A whole generation of young men who get paid to act like women are out on their sensitive arses upon the edict. Most prominent among these is Ned Kynaston (Billy Crudup), until then considered by the cultured minds of the day including the famous diarist Samuel Pepys (Hugh Bonneville) the most beautiful woman on the stage. Kynaston is ousted by his upstart dresser (Claire Danes), and he's understandably irked that she and the rest of these Ophelia-come-latelys get by on novelty rather than talent.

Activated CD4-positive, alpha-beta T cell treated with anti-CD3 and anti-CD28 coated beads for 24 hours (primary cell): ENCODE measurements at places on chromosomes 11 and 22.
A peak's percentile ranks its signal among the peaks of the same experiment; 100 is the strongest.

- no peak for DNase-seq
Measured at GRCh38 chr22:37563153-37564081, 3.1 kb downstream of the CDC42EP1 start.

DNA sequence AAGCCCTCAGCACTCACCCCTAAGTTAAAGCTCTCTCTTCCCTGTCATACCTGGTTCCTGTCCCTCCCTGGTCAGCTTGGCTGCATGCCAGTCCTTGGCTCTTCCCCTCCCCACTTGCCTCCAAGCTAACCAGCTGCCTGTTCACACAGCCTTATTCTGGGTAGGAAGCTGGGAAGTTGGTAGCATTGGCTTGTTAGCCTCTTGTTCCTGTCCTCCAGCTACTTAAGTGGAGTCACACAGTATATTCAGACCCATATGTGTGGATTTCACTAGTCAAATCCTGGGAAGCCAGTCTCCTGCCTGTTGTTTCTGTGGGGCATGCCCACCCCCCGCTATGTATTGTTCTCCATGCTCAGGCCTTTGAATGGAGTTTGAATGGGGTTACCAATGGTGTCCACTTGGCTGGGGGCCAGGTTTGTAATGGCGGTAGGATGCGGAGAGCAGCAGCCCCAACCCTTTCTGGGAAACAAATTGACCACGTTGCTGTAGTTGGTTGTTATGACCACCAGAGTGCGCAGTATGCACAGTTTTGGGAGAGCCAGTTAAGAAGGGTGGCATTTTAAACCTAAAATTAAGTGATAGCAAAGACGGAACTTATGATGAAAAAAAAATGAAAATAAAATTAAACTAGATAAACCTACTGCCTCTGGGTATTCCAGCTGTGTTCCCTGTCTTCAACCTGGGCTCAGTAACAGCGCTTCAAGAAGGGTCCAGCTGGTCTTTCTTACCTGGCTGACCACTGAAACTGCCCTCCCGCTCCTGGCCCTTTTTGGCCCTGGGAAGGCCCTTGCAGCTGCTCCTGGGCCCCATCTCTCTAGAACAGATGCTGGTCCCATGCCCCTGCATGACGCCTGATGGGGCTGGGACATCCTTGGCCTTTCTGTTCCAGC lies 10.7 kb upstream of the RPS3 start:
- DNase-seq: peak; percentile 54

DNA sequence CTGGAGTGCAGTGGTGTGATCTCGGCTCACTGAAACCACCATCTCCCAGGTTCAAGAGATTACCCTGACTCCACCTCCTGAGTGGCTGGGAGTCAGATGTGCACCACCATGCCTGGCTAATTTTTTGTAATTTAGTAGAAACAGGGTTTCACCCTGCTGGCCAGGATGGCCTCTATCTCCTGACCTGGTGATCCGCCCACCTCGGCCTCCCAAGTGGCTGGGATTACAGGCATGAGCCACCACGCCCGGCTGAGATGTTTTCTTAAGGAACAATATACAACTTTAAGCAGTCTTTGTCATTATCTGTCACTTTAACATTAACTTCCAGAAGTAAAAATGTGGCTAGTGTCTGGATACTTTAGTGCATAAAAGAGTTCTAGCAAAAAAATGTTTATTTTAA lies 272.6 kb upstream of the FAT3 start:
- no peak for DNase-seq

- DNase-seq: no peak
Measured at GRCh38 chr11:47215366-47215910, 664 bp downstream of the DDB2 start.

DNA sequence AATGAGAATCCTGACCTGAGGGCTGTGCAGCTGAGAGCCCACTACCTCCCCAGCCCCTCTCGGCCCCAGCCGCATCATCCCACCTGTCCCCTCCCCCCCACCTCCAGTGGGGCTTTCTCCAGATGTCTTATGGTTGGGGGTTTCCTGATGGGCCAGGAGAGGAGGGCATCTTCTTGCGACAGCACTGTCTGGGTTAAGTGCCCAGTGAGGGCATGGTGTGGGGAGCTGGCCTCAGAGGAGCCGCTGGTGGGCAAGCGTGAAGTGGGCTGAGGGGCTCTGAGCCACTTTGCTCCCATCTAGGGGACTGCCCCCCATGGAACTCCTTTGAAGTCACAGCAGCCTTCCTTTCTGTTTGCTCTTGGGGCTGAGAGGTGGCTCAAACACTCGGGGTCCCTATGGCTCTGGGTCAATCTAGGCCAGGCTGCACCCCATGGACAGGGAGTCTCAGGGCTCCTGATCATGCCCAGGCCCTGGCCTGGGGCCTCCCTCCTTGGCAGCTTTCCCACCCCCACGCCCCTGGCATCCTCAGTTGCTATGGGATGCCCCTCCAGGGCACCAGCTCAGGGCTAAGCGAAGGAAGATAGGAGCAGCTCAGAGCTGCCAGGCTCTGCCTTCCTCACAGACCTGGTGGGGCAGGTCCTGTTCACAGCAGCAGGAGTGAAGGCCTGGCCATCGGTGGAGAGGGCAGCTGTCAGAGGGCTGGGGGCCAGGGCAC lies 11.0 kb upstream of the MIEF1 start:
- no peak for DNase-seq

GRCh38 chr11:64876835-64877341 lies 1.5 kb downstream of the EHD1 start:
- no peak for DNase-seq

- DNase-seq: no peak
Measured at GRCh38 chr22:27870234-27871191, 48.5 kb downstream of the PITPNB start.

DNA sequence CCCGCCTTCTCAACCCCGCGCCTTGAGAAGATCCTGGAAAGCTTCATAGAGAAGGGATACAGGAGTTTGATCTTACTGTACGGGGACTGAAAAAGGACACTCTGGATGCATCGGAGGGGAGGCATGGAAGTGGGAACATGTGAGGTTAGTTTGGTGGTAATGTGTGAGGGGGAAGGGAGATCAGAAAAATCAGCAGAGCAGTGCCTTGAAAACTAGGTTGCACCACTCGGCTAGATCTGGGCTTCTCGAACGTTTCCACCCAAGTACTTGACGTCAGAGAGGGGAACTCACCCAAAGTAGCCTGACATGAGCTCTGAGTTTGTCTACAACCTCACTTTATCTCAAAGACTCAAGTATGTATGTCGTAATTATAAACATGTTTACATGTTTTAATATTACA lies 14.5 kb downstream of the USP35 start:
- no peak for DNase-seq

We can sympathize, watching Danes in her now wholly tiresome deer-in-the-headlights blankness. "Stage Beauty" calls upon her to act like someone who can't act, and perhaps it's unkind to point out it's difficult to tell the difference. Yet both the best and worst performances from this undeniably high-powered cast are incidental to the main attraction: seeing a rigid, paternalistic era harassed and exposed by modern sexual, political and gender views. "Stage Beauty" is not so brashly anachronistic as to introduce rock music (a la "A Knight's Tale"), but it is not so well-considered as to be worthy of the Bard either. You may view the 17th century as a distant time ripe for investigation, but this raucous affair sees it as one more exotic locale to stage a melodrama. Wayne Melton
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